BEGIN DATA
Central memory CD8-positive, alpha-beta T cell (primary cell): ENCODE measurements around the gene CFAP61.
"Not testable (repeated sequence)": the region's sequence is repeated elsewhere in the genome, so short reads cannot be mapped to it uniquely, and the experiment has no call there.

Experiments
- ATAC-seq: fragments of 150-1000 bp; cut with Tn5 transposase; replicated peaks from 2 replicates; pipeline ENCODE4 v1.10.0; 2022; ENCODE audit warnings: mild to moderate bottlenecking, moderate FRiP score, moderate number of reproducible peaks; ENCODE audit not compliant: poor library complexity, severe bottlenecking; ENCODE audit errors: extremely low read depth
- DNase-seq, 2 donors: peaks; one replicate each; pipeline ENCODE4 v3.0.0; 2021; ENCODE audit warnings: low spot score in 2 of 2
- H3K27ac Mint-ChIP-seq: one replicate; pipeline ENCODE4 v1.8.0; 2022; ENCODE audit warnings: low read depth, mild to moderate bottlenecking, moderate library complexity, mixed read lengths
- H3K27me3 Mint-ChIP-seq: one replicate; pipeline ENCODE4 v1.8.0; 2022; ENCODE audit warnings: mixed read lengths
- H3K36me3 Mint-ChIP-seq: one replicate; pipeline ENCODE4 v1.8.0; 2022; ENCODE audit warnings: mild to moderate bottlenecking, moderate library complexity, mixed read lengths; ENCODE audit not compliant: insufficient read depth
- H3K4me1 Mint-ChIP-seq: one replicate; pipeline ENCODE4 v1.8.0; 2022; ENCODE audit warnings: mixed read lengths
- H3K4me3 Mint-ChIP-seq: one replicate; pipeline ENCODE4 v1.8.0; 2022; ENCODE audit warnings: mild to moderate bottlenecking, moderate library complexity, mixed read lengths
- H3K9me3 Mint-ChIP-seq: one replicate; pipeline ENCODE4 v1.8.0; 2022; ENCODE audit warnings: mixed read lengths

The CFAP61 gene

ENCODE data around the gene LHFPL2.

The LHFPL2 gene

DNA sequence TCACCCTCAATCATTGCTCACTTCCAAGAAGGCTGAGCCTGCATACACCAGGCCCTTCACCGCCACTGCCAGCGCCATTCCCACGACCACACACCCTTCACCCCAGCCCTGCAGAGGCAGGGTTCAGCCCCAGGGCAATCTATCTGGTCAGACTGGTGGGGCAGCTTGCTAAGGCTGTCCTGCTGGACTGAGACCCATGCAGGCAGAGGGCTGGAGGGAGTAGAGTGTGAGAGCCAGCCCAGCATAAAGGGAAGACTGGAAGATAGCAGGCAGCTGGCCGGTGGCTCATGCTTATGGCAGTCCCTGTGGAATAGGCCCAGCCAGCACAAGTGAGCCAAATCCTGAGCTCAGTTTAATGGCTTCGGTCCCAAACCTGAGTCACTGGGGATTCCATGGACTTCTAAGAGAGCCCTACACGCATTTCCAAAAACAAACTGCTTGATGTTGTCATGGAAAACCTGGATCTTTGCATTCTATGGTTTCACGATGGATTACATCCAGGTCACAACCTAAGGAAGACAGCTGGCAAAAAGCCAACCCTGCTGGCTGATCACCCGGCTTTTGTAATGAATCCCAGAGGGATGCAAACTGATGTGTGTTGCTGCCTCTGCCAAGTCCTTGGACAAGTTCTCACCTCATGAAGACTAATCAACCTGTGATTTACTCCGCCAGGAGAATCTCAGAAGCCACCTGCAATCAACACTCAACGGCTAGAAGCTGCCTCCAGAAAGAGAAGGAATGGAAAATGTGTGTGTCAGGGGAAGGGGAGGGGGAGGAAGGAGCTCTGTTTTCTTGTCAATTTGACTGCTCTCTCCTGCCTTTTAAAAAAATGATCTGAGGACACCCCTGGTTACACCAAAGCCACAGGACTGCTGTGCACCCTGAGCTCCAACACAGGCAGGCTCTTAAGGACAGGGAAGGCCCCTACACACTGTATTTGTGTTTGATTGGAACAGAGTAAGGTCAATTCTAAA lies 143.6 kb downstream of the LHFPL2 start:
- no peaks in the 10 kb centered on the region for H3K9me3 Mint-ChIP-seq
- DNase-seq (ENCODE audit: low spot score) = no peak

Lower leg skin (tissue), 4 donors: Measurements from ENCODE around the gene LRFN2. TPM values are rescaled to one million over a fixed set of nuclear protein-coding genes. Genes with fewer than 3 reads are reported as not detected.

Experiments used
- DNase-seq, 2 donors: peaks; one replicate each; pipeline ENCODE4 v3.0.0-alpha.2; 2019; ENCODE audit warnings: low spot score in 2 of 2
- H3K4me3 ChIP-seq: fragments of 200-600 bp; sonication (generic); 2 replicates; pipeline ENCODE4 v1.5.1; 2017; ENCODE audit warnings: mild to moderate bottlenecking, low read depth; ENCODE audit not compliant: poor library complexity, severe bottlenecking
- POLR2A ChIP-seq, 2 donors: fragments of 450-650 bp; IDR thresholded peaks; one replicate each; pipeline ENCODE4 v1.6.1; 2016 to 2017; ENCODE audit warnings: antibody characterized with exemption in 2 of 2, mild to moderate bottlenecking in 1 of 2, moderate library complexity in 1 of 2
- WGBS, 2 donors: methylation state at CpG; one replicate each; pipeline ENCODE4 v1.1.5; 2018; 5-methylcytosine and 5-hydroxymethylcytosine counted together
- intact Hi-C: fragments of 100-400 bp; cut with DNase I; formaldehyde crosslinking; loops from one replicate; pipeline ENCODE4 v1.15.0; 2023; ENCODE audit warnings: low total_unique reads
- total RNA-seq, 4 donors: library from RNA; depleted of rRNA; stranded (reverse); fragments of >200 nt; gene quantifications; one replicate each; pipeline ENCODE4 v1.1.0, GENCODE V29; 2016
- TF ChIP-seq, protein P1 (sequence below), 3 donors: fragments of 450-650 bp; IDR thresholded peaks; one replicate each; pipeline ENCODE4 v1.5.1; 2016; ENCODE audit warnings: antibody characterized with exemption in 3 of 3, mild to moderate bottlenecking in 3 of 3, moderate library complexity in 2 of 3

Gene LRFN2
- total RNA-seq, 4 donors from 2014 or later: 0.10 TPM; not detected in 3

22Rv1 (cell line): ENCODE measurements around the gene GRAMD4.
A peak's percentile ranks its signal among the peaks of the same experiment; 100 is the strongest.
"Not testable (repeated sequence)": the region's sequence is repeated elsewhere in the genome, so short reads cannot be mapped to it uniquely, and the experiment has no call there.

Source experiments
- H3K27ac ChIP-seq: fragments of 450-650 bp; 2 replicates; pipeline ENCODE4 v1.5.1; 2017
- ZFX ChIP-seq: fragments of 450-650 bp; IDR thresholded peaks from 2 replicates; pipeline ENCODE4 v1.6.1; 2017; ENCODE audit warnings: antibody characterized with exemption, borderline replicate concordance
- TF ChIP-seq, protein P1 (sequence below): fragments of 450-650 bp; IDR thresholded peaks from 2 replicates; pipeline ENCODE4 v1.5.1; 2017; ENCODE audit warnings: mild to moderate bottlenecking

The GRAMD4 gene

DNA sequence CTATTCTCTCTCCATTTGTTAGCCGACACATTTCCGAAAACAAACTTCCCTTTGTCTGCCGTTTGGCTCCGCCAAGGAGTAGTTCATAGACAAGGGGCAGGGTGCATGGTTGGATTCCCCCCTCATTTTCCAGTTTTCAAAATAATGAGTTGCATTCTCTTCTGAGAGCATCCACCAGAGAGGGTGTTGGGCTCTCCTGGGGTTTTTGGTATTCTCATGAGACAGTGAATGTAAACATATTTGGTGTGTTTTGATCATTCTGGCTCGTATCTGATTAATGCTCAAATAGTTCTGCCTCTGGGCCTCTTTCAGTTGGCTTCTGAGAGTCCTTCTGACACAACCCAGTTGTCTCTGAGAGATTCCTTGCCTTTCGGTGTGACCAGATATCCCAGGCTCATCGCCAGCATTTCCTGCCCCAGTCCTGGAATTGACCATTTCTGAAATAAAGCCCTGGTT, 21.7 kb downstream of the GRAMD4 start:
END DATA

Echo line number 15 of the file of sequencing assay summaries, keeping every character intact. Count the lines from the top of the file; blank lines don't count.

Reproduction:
DNA sequence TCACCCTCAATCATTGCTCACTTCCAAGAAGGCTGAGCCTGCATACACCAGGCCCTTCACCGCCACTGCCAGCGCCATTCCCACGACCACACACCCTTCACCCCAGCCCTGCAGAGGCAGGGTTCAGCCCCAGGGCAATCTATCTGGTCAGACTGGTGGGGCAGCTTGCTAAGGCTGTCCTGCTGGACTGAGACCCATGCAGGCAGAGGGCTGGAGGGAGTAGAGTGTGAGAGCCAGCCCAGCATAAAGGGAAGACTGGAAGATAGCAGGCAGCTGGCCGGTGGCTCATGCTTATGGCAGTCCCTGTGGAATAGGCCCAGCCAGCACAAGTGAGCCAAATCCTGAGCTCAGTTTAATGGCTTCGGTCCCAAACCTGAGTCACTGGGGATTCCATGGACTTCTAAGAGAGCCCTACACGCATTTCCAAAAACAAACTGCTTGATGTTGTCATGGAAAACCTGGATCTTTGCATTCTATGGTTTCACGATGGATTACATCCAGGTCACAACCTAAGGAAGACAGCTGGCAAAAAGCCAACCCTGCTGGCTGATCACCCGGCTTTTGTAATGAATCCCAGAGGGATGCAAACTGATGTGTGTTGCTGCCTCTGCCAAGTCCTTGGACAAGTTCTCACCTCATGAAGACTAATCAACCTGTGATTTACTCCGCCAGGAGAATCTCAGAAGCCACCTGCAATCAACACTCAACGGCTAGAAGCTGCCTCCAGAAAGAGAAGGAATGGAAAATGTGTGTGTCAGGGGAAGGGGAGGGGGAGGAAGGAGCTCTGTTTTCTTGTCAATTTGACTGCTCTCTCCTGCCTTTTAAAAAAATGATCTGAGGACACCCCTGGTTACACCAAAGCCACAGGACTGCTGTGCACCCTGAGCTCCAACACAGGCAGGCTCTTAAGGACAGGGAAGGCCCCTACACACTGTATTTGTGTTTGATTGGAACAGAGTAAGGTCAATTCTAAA lies 143.6 kb downstream of the LHFPL2 start: